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Early Fire Detection

One of the most renowned museums in the world needed to save costs on a fire safety system to protect its priceless works of art. G4S stepped up to the challenge with a creative solution.
Building horizontal view with a bright sky


This museum holds a lot of cultural and financial value, housing modern art and pieces that date back to the Middle Ages.

The museum, however, had a significant security concern on its hands that could destroy its timeless artwork. The ceiling on the top floor was weak, and insurers and building authorities pointed out that this ceiling would collapse if a fire broke out in the attic, destroying the artwork below.

One solution that was presented involved installing an extinguishing system in the attic. However, this solution added a lot of complexity and was very expensive to install. In search of an alternative solution, the museum reached out to G4S to see what the team could come up with.


In the case of this museum, the goals were very well defined and understood. G4S could realistically reduce these goals to two primary and intertwined objectives.

Implement an Early Fire Detection System - The challenge to accomplishing this goal was that the fire would need to be detected before smoke or flames developed.

Reduce Cost Compared to Alternatives - The solution had to be more cost-effective than it would be to install a fire extinguishing system, which had previously been quoted at a high expense.

G4S is primarily known as a provider of integrated security solutions to protect businesses from breakins and theft. However, fire and safety are also within its expertise, so the team quickly began devising an advanced solution to accomplish the museum’s goals within its budget.


As traditional fire detection systems can’t identify a fire before heat or smoke develop, these options were off the table for the museum. After careful consideration, G4S decided on a creative yet practical solution that would allow for signs of a fire to be detected before it’s even visible.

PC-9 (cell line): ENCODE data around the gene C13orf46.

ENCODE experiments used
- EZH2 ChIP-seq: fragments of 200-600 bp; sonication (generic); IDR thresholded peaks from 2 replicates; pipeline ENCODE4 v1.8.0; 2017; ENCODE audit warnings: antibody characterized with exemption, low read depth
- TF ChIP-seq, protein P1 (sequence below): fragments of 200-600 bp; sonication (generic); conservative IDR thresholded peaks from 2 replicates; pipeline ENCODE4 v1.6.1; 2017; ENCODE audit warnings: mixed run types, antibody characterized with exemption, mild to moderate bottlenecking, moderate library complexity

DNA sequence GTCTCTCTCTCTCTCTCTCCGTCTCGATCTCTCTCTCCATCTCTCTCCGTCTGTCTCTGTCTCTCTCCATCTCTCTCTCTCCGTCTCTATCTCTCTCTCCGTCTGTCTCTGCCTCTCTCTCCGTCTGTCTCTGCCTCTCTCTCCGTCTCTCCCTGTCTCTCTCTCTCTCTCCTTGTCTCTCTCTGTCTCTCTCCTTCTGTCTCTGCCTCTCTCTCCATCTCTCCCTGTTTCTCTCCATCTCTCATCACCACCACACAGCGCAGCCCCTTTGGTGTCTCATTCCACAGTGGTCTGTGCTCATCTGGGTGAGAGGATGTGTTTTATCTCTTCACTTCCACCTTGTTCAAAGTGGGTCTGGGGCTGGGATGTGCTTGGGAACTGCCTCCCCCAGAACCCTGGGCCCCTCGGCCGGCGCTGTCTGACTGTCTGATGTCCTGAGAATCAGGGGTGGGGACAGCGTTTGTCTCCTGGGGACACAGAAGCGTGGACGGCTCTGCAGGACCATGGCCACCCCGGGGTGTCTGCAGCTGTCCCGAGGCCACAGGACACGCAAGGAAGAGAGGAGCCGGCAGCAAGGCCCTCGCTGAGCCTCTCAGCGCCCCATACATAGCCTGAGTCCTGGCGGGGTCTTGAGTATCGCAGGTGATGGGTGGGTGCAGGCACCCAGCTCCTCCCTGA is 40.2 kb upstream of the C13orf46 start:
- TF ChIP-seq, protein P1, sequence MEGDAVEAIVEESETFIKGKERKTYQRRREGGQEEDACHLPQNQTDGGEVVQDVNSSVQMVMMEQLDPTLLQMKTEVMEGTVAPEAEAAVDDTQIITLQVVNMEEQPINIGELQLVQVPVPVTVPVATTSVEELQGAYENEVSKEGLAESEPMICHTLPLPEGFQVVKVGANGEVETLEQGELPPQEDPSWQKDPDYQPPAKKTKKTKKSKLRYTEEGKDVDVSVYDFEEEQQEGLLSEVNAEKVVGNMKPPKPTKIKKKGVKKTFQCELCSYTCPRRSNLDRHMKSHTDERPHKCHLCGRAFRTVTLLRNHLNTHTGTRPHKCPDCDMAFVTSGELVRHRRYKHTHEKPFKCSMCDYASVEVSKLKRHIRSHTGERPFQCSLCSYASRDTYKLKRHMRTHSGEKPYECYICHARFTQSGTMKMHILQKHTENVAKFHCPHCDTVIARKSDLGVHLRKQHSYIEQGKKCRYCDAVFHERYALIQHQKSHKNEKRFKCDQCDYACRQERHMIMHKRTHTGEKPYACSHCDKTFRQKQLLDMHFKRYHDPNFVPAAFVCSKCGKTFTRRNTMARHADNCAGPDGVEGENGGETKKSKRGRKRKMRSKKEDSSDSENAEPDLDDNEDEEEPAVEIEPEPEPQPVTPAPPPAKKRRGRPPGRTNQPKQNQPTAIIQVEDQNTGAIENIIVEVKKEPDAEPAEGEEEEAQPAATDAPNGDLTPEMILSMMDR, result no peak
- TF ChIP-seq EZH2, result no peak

The team would install thermographic cameras in the museum’s attic. These cameras rely on heat rather than visible light to form the video image. With this technology, an area that is even slightly warmer than its surroundings will be easy to detect due to how different heat signatures display. Due to the cameras’ high sensitivity to temperature changes, a fire would be detected before a flame was visible to the naked eye.

With the thermal cameras installed, the remainder of the solution centred on a video management system, server, switch, and training. The cameras would continuously record the attic, and trained personnel would monitor the video to detect any signs of excess heat developing. Readjustment and testing occurred after installation to ensure the heat signature of an early-stage fire was easy to recognise and the camera calibration was accurate.


The unique fire detection system implemented was a huge success. The cameras operated precisely as intended, accomplishing the goal of protecting the museum’s artwork by detecting even the earliest signs of increased excessive heat. This safeguards the artwork, but it also protects anyone visiting the museum to view its exhibitions.

Not only did the cameras prove to be an effective solution, but G4S was able to provide its systems for a far lower cost than an installed fire extinguishing system.

This satisfied the customer’s need to keep expenses to a minimum while still adequately protecting its art, thus resolving both of the goals with which G4S was tasked. The partnership with the museum started in Q4 2020, initiating the planning and engineering phase. The project was complete by the end of Q4 2021, with construction, training, testing, and hardware readjustment accomplished within one year.


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